Basic Issues: 7.1 7.2, 10.1, 10.2
Estimation by Pooled OLS: 7.8, 10.3
Random Effects Estimation: 10.4
Fixed Effects Estimation: 10.5
2. Violations and Testing of Assumptions
RE versus FE and Correlated Random Effects: 10.7.3
Testing the Strict Exogeneity Assumption: 10.7.2
Imbens and Wooldridge (2009), “Linear Panel Data Models I,” cemmap/UCL Lecture Notes.Serial Correlation: 10.5.4, 10.6.3
G. Chamberlain, “Panel Data,” Handook of Econometrics Volume 2, Chapter 22.
3. Instrumental Variables Estimation
RE and FE Instrumental Variables Estimation: 11.2
FD-IV Estimation: 11.4
Dynamic Models: 11.6
Imbens and Wooldridge (2009), “Linear Panel Data Models I,” cemmap/UCL Lecture Notes.
Arellano, M. and B. Honoré (2001), “Panel Data Models: Some Recent Developments,” in Handbook of Econometrics, Volume 5, ed. J.J. Heckman and E. Leamer. Amsterdam: North Holland, 3229-3296.
4. Random Trends and Slopes
Models with Individual-Specific Slopes: 11.7
Wooldridge, J. (2005), “Fixed Effects and Related Estimators for Correlated Random-Coefficient and Treatment Effect Panel Data Models,” Review of Economics and Statistics 87, 385-390.
Mutazashvili, I. and J. Wooldridge (2008), “Fixed Effects Instrumental Variables Estimation in Correlated Random Coefficient Panel Data Models,” Journal of Econometrics 142, 539-552.
5. Sample Selection and Attrition in Linear Panel Data Models
Fixed Effects on Unbalanced Panels: 19.9.1
Testing and Correcting for Sample Selection Bias: 19.9.2
Imbens and Wooldridge (2009), “Missing Data,” cemmap/UCL Lecture Notes.
Wooldridge, J. (1995), “Selection Corrections for Panel Data Models Under Conditional Mean Independence Assumptions,” Journal of Econometrics 68, 115-132.
Semykina, A. and Wooldridge, J. (2010), “Estimating Panel Data Models in the Presence of Endogeneity and Selection,” Journal of Econometrics 157, 375-380.
Wooldridge, J. (2009), “Correlated Random Effects Models with Unbalanced Panels,” manuscript, Michigan State University
6. Overview of Nonlinear Models and Quantities of Interest
General Nonlinear Models with Unobserved Effects: 13.9
Imbens and Wooldridge (2009), “Nonlinear Panel Data Models,” cemmap/UCL Lecture Notes.
7. Examples of Nonlinear Models Response Models for Panel Data
Pooled Probit and Logit: 15.8.1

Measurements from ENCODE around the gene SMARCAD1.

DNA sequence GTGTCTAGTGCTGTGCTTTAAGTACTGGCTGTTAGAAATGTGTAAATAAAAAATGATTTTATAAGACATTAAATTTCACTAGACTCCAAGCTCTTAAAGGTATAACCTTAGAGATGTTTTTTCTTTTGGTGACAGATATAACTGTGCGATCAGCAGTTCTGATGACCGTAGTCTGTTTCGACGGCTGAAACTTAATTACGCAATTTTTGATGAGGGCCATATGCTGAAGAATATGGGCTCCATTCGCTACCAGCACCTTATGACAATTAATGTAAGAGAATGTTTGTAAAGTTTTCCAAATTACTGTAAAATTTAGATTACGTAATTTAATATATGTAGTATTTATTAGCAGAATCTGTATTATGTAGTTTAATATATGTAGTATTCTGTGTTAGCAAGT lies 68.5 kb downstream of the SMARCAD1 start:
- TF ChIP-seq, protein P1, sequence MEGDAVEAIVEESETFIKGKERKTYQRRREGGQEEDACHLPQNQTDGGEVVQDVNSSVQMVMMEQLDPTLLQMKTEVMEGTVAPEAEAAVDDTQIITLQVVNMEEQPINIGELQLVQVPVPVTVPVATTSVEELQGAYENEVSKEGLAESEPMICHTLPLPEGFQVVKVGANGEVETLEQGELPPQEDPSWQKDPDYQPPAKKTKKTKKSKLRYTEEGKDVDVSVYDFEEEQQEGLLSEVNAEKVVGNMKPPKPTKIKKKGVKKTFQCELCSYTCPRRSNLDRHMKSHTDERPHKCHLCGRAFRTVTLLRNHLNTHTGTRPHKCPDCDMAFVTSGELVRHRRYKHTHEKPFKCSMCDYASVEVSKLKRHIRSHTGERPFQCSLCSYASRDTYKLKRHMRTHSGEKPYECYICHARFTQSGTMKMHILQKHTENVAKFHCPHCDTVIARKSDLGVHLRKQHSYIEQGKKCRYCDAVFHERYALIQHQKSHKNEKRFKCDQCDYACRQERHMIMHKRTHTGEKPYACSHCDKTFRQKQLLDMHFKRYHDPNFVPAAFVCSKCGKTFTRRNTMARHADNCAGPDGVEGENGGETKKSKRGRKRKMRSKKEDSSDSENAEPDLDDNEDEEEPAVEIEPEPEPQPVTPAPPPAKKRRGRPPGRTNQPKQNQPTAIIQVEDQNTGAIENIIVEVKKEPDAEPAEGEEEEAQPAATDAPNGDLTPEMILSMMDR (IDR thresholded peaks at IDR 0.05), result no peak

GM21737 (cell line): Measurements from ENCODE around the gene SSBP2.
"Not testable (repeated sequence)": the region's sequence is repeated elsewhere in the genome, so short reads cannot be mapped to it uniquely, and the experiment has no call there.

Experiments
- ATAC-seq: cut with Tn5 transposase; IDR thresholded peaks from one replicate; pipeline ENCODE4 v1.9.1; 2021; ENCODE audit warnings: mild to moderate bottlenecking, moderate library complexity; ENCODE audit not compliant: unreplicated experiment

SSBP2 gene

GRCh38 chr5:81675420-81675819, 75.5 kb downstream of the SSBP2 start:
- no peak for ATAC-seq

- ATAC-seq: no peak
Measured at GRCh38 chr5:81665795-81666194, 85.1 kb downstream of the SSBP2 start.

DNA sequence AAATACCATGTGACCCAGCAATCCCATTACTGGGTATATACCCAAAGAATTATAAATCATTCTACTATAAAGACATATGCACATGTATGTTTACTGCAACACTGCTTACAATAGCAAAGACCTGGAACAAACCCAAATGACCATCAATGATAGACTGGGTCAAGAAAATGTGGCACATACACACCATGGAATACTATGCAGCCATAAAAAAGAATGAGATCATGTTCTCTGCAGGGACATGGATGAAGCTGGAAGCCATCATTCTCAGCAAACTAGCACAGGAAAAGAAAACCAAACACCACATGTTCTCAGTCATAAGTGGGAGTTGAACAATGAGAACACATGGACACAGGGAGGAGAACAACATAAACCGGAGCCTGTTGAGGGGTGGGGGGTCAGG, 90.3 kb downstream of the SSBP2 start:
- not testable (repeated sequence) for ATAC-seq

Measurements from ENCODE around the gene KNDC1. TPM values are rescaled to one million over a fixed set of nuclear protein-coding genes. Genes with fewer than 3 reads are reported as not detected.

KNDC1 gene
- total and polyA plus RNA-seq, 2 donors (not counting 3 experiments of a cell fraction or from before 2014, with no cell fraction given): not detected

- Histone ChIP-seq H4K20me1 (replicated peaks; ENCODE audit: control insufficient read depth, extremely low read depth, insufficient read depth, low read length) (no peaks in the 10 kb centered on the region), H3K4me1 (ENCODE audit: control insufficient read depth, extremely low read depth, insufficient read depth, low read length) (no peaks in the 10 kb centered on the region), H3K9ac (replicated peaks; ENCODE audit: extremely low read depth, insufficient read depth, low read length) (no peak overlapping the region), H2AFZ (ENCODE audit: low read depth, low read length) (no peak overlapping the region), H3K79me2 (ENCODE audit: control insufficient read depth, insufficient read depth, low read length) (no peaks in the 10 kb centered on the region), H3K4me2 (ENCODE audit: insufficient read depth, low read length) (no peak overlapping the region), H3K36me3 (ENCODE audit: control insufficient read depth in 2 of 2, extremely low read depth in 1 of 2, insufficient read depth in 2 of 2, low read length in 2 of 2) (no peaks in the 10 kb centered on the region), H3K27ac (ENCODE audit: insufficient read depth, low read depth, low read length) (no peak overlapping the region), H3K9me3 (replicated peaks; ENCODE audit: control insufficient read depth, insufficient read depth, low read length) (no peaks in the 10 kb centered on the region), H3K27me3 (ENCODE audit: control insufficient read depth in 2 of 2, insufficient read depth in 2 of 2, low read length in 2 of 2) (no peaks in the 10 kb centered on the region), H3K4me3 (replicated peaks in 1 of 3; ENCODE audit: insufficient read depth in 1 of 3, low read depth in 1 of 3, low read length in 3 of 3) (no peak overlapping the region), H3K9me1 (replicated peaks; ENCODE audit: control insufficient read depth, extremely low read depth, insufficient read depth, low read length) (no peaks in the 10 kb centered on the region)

Unobserved Effects Probit Models: 15.8.2
Unobserved Effects Logit Models: 15.8.3
Dynamic Models: 15.8.4
Wooldridge, J. (2005), “Simple Solutions to the Initial Conditions Problem for Dynamic, Nonlinear Panel Data Models with Unobserved Heterogeneity,” Journal of Applied Econometrics 20, 39-54.
Arulampalam, W. and M. Stewart (2009), “Simplified Implementation of the Heckman Estimator of the Dynamic Probit Model and a Comparison with Alternative Estimators,” Oxford Bulletin of Economics and Statistics 71, 659-681.
Multinomial Responses: 16.2.4
Ordered Responses: 16.3.4
Pooled Tobit: 17.8.1
Unobserved Effects Tobit Models: 17.8.2
Dynamic Unobserved Effects Tobit Models: 17.8.3
Count Data Models, Fixed Effects: 18.7.4
Count Data, Dynamic Models: 18.7.5
Arellano, M. and B. Honoré (2001), “Panel Data Models: Some Recent Developments,” in Handbook of Econometrics, Volume 5.
8. Treatment Effect Estimating Assuming Unconfoundedness
Sections 21.1, 21.2, 21.3, 21.5
Imbens and Wooldridge (2009), Lectures 1 and 2
Imbens, G.W. and J.M. Wooldridge (2009), “Recent Developments in the Econometrics of Program Evaluation,” Journal of Economic Literature, 47(1): 5–86.
Abadie, A. and G.W. Imbens (2011), “Matching on the Estimated Propensity Score,” mimeo, Harvard University Department of Economics.
Imbens, G.W. and K. Kalyanaraman (2011), “Optimal Bandwidth Choice for the Regression Discontinuity Estimator,” mimeo, Harvard University Department of Economics.
9. Estimating Treatment Effects under Self Selection
Section 6.2, Section 15.7.2, Section 16.2.3, Section 17.5.2
Imbens and Wooldridge (2009), Lecture 5
Imbens and Wooldridge (2009), Lecture 14
Blundell, R. and J.L. Powell (2003), “Endogeneity in Nonparametric and Semiparametric Regression Models,” in Advances in Economics and Econonometrics: Theory and Applications, Eighth World Congress, Volume 2, M. Dewatripont, L.P. Hansen and S.J. Turnovsky, eds. Cambridge: Cambridge University Press, 312-357.
Blundell, R. and J.L. Powell (2004), “Endogeneity in Semiparametric Binary Response Models,” Review of Economic Studies 71, 655-679.